Property Price Growth Slows Property
by Joanne Chan
SINGAPORE – Reaffirming earlier flash estimates, official housing figures unveiled on Friday showed that the growth of property prices slowed in the fourth quarter of last year.
Prices of public flats grew by 2.5 per cent in Q4 – down from 4-per-cent growth in the previous quarter – while private home prices rose 2.7 per cent in Q4, down from 2.9-per-cent growth in Q3.
In the HDB resale market, prices grew at a blistering 14.1 per cent last year. But there are signs that it is cooling: Transaction volume fell by 21 per cent to 6,454 in the fourth quarter, while the median cash-over-valuation (COV) dropped $7,000 to $23,000.
Moving forward, analysts expect property prices in general to stabilise this year, rising between 1 and 2 per cent each quarter.
SLP International director of research and consultancy Nicholas Mak said: “The fall in COV level is an indication that Government measures announced in August last year are starting to have an effect on the HDB resale market.”
This could be why the Government did not introduce any further measures for the HDB market in January this year, Mr Mak noted.
And according to real estate firm Propnex, the COV is still falling. Propnex’s January data so far showed that median COV was at $22,000.
For the whole year, market watchers expect resale flat prices to grow between 4 and 8 per cent – which they described as healthy given that it is in line with economic growth.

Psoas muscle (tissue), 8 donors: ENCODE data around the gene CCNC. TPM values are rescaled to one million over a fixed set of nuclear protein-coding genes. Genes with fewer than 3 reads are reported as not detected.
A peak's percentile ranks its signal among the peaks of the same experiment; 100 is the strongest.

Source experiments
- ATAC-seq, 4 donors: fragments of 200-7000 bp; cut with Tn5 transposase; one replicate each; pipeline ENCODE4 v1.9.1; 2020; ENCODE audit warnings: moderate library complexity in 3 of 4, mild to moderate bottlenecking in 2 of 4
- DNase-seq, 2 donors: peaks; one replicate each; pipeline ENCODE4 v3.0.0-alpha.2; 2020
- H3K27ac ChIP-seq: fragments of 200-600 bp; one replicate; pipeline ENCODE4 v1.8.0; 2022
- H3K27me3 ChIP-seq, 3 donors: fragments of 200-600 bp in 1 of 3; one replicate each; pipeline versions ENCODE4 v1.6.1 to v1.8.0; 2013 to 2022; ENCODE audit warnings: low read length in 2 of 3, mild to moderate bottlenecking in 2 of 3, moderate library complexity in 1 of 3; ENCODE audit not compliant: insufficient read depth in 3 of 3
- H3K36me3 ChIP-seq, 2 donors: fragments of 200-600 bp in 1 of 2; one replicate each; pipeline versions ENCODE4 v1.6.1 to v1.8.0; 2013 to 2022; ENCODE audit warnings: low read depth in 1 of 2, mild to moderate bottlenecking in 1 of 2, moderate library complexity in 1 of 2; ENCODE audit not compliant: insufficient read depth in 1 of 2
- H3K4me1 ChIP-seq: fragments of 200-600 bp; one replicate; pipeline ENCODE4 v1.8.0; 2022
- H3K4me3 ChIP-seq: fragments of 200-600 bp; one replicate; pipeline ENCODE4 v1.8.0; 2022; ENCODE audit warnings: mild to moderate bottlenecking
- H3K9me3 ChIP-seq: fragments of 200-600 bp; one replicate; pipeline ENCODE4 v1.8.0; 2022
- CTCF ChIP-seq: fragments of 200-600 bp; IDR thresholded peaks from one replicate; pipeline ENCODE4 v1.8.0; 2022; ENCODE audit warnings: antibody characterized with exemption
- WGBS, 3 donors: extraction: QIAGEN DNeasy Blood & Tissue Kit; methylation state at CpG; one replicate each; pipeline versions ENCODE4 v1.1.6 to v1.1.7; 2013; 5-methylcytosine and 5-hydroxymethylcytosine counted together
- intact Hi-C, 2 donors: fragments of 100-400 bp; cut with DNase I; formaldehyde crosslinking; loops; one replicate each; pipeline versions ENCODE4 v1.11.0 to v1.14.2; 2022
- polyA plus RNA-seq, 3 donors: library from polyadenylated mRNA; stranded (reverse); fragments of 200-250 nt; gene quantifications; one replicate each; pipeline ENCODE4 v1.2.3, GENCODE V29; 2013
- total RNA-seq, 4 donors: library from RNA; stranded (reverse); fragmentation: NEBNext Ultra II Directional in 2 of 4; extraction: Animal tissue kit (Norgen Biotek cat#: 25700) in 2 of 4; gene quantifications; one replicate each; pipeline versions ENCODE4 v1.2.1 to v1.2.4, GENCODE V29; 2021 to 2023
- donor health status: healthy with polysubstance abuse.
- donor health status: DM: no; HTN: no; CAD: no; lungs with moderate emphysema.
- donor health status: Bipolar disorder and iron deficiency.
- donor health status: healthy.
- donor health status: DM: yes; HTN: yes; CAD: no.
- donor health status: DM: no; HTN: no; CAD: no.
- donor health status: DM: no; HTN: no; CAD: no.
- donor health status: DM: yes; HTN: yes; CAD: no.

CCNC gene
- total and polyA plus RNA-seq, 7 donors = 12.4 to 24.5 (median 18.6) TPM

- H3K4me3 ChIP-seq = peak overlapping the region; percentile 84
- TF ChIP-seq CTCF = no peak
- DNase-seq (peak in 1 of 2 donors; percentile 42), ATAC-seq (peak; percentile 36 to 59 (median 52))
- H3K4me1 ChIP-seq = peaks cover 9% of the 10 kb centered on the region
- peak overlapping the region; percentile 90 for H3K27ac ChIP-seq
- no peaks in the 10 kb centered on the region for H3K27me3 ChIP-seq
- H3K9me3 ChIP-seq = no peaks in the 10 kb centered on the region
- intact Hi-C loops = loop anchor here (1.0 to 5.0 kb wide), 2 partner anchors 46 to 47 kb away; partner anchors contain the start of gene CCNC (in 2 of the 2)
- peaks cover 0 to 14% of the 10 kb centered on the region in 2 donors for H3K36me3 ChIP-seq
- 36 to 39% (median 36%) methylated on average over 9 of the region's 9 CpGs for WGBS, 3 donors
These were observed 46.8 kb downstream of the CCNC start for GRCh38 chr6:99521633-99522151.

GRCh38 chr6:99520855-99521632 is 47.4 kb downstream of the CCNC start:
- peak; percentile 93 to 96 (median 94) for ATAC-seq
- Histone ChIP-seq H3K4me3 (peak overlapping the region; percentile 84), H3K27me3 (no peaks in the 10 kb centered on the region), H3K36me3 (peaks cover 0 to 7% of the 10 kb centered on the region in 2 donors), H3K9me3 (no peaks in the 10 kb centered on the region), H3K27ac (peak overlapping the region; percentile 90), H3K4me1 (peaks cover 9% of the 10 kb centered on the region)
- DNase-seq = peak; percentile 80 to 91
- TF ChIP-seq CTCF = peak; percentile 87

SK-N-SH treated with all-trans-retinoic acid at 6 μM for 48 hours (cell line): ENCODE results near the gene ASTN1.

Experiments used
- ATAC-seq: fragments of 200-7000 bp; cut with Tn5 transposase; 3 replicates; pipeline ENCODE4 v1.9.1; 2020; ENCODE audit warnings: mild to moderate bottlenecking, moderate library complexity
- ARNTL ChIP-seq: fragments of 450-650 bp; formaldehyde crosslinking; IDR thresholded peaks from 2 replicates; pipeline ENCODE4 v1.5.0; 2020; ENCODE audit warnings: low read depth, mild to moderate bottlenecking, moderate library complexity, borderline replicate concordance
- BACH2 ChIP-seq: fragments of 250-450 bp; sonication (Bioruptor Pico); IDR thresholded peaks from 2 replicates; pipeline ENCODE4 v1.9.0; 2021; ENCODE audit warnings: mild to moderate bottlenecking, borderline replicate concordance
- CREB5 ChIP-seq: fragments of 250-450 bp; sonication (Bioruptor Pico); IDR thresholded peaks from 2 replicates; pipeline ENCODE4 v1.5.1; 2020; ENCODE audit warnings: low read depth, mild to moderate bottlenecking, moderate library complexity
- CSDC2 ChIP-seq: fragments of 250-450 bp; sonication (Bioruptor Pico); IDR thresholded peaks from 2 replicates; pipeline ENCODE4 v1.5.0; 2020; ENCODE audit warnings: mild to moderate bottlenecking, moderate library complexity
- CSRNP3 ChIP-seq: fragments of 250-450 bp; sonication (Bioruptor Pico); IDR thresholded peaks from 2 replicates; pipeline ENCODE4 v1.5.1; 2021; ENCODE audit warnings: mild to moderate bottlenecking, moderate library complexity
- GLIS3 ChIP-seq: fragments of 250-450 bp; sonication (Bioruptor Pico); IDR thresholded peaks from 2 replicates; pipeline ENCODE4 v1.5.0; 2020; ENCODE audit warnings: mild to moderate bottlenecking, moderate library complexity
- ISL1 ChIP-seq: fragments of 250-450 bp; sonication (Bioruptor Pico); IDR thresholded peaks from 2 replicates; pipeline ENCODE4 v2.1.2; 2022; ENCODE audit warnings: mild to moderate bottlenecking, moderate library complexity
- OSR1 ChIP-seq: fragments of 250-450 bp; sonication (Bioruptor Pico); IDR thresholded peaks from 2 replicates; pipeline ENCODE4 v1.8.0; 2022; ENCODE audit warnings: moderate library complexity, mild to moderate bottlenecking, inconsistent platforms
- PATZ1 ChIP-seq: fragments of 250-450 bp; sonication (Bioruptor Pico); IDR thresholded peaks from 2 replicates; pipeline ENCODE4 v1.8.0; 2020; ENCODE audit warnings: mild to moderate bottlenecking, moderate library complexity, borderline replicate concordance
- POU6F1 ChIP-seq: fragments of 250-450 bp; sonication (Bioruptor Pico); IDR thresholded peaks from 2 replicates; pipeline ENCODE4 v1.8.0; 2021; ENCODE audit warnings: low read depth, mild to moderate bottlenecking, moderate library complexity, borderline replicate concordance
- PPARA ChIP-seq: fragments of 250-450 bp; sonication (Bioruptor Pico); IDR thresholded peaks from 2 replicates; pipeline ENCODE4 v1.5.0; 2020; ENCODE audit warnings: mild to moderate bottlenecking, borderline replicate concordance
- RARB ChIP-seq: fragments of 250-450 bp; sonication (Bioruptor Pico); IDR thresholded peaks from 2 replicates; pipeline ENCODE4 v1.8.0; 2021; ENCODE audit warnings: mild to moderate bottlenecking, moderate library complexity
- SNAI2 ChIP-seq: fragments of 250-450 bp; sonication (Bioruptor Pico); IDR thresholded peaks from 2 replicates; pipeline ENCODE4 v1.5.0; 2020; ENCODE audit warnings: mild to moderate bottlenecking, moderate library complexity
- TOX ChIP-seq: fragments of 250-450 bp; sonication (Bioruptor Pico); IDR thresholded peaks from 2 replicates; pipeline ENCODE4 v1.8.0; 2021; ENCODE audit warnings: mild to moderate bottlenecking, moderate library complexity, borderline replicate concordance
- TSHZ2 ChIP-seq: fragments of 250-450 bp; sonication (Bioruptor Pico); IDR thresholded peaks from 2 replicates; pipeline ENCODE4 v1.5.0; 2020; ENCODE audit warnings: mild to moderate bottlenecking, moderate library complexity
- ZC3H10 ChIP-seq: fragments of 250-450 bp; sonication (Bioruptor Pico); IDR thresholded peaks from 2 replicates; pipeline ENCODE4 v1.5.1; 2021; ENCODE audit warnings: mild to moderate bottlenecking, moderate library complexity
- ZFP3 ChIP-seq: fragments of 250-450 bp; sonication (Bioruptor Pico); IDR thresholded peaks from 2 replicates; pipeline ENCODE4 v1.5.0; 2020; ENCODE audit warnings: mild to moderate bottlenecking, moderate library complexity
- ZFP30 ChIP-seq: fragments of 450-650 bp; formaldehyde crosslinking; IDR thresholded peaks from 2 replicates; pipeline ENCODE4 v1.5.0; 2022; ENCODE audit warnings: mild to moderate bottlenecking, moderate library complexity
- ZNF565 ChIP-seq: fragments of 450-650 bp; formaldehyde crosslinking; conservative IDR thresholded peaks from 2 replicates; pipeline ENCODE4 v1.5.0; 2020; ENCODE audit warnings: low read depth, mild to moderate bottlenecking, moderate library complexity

The HDB has said it will also be releasing up to 22,000 new flats this year, if there is demand.
In the private home sector, prices grew by 17.6 per cent last year, compared to 2009.
The prices of landed properties saw the biggest jump of 30.8 per cent while those of non-landed properties rose 14 per cent.
Dennis Wee Group director Chris Koh said: “Landed property have always had this premium edge … The Residential Property Act also prevents foreigners from buying landed properties. So citizens know that if you were to buy a landed property, you may be sitting on a gold mine.”
Some 8,500 new and resale private homes were sold in the fourth quarter, unusually high for a traditionally quiet period.
Analysts, including PropNex CEO Mohamed Ismail, said this may have prompted the latest round of cooling measures announced earlier this month.
While the measures were likely to remove speculative activity, analysts noted that there is still sufficient demand to cause prices to go up.
CBRE Research executive director Li Hiaw Ho said he expects private home prices to remain unchanged as sellers and developers take time to review the impact of the latest property measures. However, Mr Li said sales volume could fall in the short term, as short-term investors will no longer be participating in the market.
Source : TODAYonline – MediaCorp Press Ltd’s copyright
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